NYFMF has long attempted to envision space as part of its initiative—artists need space in order to perform and produce. The organization’s Certificate of Incorporation states that its charitable purpose is to “establish and operate a location, platform, and community...for the benefit of underprivileged artists and creators in the film and music industries.” While the definition of “underprivileged'' in the arts remains a topic for a future post, it is with these ideas in mind that it began to speak to architects about designing a space that would be amenable for this purpose.
In addition to working with the City of New York to help develop affordable real estate in which to incubate talent, NYFMF has worked with the Yale Day of Service’s Architect is IN program, which connects professional architects with nonprofit causes.
One of the topics of conversation about space has concerned the idea of interactivity, in which the lines between audience and creator are blurred, or penetrated, by opening the walls between the two parties. By using technology to transmit the performance of the production to a separate screen, or by challenging the physical limitations of space itself, the process becomes more transparent by giving the audience the “superpower” of X-ray vision.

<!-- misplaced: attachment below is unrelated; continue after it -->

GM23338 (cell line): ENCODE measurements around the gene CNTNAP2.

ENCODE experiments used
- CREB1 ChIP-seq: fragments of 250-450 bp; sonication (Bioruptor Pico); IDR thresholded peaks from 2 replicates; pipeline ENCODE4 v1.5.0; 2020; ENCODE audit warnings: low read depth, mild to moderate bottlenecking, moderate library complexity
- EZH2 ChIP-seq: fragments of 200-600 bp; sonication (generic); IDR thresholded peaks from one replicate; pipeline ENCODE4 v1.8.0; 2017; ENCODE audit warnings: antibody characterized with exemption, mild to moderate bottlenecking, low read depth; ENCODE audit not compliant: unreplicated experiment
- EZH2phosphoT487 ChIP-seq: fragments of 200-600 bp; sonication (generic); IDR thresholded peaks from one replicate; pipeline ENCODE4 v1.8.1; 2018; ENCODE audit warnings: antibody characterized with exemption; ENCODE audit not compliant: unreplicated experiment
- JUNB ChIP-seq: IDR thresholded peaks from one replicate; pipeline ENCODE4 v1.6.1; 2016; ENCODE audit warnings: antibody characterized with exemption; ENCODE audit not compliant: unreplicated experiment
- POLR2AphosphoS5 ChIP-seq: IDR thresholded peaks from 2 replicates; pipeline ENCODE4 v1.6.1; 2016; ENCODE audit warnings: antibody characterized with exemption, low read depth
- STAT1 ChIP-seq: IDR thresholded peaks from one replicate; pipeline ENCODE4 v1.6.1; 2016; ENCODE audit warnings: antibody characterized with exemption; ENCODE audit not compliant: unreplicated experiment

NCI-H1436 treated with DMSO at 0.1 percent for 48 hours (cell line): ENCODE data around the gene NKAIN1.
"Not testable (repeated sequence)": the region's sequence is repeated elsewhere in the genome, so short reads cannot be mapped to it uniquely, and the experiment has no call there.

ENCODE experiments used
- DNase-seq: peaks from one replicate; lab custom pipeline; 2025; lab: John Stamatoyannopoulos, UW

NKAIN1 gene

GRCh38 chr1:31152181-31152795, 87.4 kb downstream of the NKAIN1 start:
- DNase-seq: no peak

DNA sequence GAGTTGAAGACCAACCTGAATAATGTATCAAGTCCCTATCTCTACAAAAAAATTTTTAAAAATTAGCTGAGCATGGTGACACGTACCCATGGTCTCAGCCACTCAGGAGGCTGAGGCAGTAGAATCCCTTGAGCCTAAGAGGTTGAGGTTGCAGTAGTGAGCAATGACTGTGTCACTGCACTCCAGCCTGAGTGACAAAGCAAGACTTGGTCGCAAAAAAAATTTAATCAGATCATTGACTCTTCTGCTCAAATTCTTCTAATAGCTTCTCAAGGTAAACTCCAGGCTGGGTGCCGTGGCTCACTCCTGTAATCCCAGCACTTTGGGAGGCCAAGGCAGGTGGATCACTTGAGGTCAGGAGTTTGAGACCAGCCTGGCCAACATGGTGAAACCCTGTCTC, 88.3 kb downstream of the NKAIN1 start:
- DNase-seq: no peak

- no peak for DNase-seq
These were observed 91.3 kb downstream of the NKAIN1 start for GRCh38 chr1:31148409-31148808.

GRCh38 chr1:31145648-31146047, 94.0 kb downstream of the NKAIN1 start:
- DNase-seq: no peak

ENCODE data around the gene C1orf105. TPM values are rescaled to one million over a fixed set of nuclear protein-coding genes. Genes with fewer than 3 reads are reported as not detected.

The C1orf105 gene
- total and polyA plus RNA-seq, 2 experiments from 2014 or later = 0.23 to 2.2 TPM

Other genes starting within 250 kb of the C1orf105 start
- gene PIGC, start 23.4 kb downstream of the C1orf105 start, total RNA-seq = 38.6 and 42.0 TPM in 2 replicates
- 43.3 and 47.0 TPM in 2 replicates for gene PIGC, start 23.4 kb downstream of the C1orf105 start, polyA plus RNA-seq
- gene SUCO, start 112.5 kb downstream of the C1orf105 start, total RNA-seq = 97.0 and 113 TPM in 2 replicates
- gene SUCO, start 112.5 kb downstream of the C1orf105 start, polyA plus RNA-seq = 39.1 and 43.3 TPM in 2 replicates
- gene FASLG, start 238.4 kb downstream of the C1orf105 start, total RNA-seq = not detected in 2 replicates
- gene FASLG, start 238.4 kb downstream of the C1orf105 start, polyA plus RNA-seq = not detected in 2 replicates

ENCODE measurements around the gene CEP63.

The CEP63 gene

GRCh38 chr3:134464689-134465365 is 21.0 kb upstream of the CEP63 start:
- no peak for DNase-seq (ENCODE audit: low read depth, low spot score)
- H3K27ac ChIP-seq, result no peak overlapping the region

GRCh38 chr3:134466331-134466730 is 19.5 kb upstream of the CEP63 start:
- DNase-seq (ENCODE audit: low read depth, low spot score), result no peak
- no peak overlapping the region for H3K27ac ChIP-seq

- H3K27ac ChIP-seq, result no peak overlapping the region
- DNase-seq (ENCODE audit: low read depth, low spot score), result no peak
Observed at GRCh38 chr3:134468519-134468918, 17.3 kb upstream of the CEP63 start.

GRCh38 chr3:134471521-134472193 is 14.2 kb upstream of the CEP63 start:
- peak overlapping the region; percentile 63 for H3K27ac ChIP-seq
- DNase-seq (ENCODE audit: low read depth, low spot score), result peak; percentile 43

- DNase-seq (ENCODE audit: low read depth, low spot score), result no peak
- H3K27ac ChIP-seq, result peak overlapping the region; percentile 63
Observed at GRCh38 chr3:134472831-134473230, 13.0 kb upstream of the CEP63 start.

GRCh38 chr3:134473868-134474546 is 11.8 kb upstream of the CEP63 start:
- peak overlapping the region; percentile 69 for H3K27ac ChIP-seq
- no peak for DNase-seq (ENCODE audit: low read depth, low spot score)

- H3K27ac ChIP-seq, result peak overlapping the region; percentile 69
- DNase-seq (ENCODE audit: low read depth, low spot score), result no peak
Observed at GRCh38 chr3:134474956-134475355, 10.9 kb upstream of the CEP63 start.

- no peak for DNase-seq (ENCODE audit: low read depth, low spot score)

The key is to do this without hindering the sensitive and delicate creative process of the artists through the “Heisenbergian” practice of broadcasting it—and thereby changing its nature. However, highlighting and enhancing the symbiosis between the producer and recipient could spawn new forms of creative expression, which would be the intent of such a design—beyond the educational elements—and eliminate the “black box” nature of conventional audiovisual production.
The City of New York is pouring resources into the development of large space for media and entertainment purposes, and NYFMF commends these efforts while also recognizing the discrepancies between these larger-scale initiatives and the individual struggles that so many independent artists in New York City—and throughout the country—face. The type of financial support that artists need to develop their careers is very different from the type of financial support that real estate developers need to erect an edifice.
The organization looks forward to working with the City as well as corporations to address this divide.